Insecurity, Disenchantment – and Hope?

A World of Insecurity: Democratic Disenchantment in Rich and Poor Countries by Pranab Bardhan covers territory that will be largely familiar to those of us suckers for punishment who have read books like How Democracies Die or How Democracy Ends. It points out the cynicism of populist leaders who, themselves part of the elite, and busy “conniv[ing] at some pruning of the welfare state” and stacking economic regulation in their own favour, nevertheless blame “elites” for the consequences of their own decisions. It notes the “trampl[ing] of due process and the rules and institutions of representative government.” But it also argues that there has been a growing cultural chasm between liberal professions and blue collar workers, facilitating the blame game played by populists. And observes the massive distributional consequences of massive amounts of QE.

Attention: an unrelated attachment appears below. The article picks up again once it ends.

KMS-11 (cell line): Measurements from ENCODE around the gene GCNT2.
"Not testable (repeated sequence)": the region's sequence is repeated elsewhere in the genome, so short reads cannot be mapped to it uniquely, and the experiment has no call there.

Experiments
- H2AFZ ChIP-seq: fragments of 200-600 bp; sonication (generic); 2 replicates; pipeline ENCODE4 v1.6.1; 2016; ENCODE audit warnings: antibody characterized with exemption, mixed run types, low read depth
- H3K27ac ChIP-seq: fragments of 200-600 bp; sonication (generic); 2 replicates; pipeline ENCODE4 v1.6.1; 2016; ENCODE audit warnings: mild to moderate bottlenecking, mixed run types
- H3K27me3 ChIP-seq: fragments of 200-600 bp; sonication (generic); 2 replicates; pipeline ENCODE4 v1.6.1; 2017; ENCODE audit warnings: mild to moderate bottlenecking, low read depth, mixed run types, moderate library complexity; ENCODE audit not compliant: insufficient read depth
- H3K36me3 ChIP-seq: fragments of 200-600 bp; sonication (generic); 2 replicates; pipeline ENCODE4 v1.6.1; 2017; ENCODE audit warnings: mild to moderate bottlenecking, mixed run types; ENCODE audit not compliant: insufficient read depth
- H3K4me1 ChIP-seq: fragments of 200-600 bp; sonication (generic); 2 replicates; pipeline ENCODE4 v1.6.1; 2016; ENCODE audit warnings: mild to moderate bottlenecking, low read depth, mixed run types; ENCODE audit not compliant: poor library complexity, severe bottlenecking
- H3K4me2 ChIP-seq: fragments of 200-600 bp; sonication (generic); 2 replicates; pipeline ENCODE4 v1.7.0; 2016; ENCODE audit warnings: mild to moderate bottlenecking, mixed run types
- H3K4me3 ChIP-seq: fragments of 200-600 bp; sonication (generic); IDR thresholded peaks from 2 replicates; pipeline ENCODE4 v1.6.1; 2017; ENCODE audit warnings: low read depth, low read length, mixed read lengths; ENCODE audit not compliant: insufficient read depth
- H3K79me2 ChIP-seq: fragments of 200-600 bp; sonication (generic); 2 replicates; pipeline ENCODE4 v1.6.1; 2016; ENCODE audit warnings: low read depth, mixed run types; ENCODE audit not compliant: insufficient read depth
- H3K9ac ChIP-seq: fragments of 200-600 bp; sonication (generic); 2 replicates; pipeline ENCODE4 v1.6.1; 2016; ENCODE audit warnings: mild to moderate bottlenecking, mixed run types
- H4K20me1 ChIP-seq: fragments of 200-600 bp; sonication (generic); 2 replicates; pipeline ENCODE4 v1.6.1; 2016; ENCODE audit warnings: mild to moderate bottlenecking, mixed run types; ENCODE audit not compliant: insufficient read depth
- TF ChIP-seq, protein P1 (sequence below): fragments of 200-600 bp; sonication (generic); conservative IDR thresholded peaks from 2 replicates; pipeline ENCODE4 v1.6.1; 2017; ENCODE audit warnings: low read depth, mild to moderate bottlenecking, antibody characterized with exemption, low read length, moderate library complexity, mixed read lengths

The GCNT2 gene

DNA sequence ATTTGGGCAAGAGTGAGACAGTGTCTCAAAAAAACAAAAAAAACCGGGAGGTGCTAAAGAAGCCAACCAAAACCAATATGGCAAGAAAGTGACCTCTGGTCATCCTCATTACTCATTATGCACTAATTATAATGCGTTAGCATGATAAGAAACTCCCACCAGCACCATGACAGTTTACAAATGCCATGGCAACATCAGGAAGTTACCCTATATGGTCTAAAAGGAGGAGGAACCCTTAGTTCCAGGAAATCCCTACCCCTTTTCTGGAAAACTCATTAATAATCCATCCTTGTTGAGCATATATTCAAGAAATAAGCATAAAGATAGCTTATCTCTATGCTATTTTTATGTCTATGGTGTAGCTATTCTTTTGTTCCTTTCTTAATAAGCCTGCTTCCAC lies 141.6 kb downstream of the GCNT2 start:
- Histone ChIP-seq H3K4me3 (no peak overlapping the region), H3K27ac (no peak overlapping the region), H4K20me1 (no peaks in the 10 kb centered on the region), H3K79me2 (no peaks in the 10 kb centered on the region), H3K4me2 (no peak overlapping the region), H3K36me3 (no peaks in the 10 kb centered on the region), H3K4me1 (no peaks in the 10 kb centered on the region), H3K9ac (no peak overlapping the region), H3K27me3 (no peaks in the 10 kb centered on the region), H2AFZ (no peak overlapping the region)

The distinctive aspect of the book is looking at rich and poor countries through the same lens, Modi and India in particular. In all cases, he argues, the way to think about the role of the state is its special role “in pooling and underwriting risk for the masses of people” – a task in which most states have recently failed in the face of immense shocks – with more to come as people go cold and hungry this autumn and winter.

In the context of incompetent populist governments, it’s hard to see how the state will step up to the task. Bardhan places his hopes in labour unions and community organistions. The book ends with a plea not to despair, although it’s a gloomy read. The last sentence is a quotation from the last speech by Rabindranath Tagore: “As I look around I see the crumbling ruins of a proud civilization strewn like a vast heap of futility. And yet I shall not commit the grievous sin of losing faith in Man.”